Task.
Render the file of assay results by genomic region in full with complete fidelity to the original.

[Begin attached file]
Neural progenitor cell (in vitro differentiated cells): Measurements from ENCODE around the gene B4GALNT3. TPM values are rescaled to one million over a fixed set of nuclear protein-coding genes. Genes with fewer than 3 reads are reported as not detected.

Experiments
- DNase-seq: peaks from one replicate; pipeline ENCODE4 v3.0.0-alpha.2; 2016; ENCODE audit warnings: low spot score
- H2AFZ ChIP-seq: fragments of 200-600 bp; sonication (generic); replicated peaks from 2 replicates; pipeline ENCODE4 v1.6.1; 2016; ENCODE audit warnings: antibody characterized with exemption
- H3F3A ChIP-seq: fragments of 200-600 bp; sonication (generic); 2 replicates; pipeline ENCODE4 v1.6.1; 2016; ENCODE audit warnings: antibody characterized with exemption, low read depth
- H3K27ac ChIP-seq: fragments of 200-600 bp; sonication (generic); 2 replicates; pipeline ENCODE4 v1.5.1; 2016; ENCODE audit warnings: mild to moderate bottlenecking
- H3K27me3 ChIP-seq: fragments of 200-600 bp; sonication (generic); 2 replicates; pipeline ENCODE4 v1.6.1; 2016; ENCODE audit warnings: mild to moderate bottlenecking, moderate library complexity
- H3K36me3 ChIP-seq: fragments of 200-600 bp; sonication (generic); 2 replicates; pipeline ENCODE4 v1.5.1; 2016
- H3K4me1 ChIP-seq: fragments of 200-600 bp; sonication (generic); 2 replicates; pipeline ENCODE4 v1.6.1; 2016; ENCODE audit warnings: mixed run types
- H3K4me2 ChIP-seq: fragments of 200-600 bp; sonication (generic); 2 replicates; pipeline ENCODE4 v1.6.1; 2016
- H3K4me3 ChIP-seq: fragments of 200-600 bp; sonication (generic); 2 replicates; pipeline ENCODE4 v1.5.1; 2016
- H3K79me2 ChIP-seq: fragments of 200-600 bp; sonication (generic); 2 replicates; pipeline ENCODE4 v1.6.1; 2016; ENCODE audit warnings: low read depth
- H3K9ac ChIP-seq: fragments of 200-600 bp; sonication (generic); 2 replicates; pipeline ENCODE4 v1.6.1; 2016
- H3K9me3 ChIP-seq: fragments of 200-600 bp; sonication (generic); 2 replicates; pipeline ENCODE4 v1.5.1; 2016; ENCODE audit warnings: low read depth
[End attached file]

Neural progenitor cell (in vitro differentiated cells): Measurements from ENCODE around the gene B4GALNT3. TPM values are rescaled to one million over a fixed set of nuclear protein-coding genes. Genes with fewer than 3 reads are reported as not detected.

Experiments
- DNase-seq: peaks from one replicate; pipeline ENCODE4 v3.0.0-alpha.2; 2016; ENCODE audit warnings: low spot score
- H2AFZ ChIP-seq: fragments of 200-600 bp; sonication (generic); replicated peaks from 2 replicates; pipeline ENCODE4 v1.6.1; 2016; ENCODE audit warnings: antibody characterized with exemption
- H3F3A ChIP-seq: fragments of 200-600 bp; sonication (generic); 2 replicates; pipeline ENCODE4 v1.6.1; 2016; ENCODE audit warnings: antibody characterized with exemption, low read depth
- H3K27ac ChIP-seq: fragments of 200-600 bp; sonication (generic); 2 replicates; pipeline ENCODE4 v1.5.1; 2016; ENCODE audit warnings: mild to moderate bottlenecking
- H3K27me3 ChIP-seq: fragments of 200-600 bp; sonication (generic); 2 replicates; pipeline ENCODE4 v1.6.1; 2016; ENCODE audit warnings: mild to moderate bottlenecking, moderate library complexity
- H3K36me3 ChIP-seq: fragments of 200-600 bp; sonication (generic); 2 replicates; pipeline ENCODE4 v1.5.1; 2016
- H3K4me1 ChIP-seq: fragments of 200-600 bp; sonication (generic); 2 replicates; pipeline ENCODE4 v1.6.1; 2016; ENCODE audit warnings: mixed run types
- H3K4me2 ChIP-seq: fragments of 200-600 bp; sonication (generic); 2 replicates; pipeline ENCODE4 v1.6.1; 2016
- H3K4me3 ChIP-seq: fragments of 200-600 bp; sonication (generic); 2 replicates; pipeline ENCODE4 v1.5.1; 2016
- H3K79me2 ChIP-seq: fragments of 200-600 bp; sonication (generic); 2 replicates; pipeline ENCODE4 v1.6.1; 2016; ENCODE audit warnings: low read depth
- H3K9ac ChIP-seq: fragments of 200-600 bp; sonication (generic); 2 replicates; pipeline ENCODE4 v1.6.1; 2016
- H3K9me3 ChIP-seq: fragments of 200-600 bp; sonication (generic); 2 replicates; pipeline ENCODE4 v1.5.1; 2016; ENCODE audit warnings: low read depth